Microstructural modelling of fatigue in layered bearing architectures
Ali, Muhammad Sarfraz (2007) Microstructural modelling of fatigue in layered bearing architectures. University of Southampton, School of Engineering Sciences, Doctoral Thesis , 305pp.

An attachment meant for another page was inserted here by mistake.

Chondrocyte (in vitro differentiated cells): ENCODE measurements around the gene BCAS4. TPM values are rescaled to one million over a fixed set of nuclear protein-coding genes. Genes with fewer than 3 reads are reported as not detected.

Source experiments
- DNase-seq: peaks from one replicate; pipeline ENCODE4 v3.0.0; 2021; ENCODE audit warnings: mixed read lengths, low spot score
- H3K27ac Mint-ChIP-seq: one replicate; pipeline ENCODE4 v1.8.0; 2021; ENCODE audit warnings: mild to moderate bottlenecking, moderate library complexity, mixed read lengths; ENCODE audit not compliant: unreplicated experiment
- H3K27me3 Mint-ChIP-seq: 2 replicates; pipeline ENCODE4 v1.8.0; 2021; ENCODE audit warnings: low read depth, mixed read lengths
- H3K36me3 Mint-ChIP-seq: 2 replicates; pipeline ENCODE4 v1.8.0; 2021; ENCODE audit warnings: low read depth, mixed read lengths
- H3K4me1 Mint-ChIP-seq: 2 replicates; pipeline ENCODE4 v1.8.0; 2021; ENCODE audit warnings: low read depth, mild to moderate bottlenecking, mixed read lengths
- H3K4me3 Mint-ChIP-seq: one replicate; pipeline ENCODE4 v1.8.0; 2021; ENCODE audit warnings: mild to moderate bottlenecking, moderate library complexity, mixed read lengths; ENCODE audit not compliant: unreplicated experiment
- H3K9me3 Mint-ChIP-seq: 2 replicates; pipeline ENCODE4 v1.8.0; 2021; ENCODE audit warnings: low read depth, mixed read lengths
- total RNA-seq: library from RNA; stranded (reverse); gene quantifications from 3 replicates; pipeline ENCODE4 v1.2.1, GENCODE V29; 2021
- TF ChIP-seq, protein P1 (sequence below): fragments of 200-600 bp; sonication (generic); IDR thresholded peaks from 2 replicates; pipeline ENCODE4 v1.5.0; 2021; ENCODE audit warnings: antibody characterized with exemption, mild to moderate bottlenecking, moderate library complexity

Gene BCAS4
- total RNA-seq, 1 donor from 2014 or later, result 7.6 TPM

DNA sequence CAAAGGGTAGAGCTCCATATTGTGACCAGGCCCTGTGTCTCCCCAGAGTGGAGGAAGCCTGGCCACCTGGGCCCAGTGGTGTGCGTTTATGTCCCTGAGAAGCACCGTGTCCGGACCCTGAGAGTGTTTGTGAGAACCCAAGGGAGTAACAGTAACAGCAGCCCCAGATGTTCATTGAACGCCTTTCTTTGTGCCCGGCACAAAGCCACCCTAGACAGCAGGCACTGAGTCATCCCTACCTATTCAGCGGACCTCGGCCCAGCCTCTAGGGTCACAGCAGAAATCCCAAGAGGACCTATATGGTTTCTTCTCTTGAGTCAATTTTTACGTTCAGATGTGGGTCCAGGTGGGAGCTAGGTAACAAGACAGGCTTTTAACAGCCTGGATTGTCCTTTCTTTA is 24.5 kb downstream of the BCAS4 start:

Small automotive plain engine bearings are used to provide the relative motion between the engine block and the crankshaft via the connecting rod. Under rapidly changing engine loads, these bearings may suffer fatigue damage during service. In modern multilayered bearing designs, fatigue resistance is a complex function of engine loading coupled with the layer architecture and a multiphase lining alloy. This research has mostly focussed upon micro-scale fatigue damage initiation on thin (0.2-0.3mm thickness) lining surface and its subsequent growth leading towards gross failure. The systems examined comprise Al alloys and sintered bronze as relatively soft and conformable lining layers. The weight percent composition of Al lining alloy was Al-6.5Sn-2.5Si-1Cu-1Ni-0.25Mn roll bonded to a stiffer and thicker backing steel layer (1.5-1.8mm thick) via an even thinner Al foil (0.04mm) as an interlayer. The other system comprised an Al lining (Al-20Sn–1Cu) alloy spray coated on to a medium carbon steel layer in the form of a flat bar. All these systems were compared with the previously investigated Al based designs with lining compositions: Al-12Sn-4Si-1Cu and Al-20Sn-1Cu-0.25Mn (manufactured by roll bonding processes). The performance evaluation was based upon the investigation of microstructural features involved in early fatigue initiation and their effect upon short crack growth on the surface. Subsurface crack growth through the layers has also been assessed and finally the observed fatigue life of various components linked to these behaviours. A 3-point bend test configuration was adopted for laboratory fatigue tests. Fatigue comparison was made on the basis of lining surface plastic strain amplitude vs. number of cycles to failure according to a uniform predefined criterion for all the systems. Maximum plastic strains developing at the lining surface were estimated using a combination of finite element analysis (FEA) and strain gauge measurements so that the fatigue life of all systems studied was presented as strain-life data. Specimens in the form of both finished bearings and flat bars were tested. Similar fatigue behaviour was observed for the two testing geometries, giving greater confidence in the fatigue evaluation process and allowing detailed observations of small crack initiation and growth processes in flat bars to be related to behaviour of the actual bearing geometry.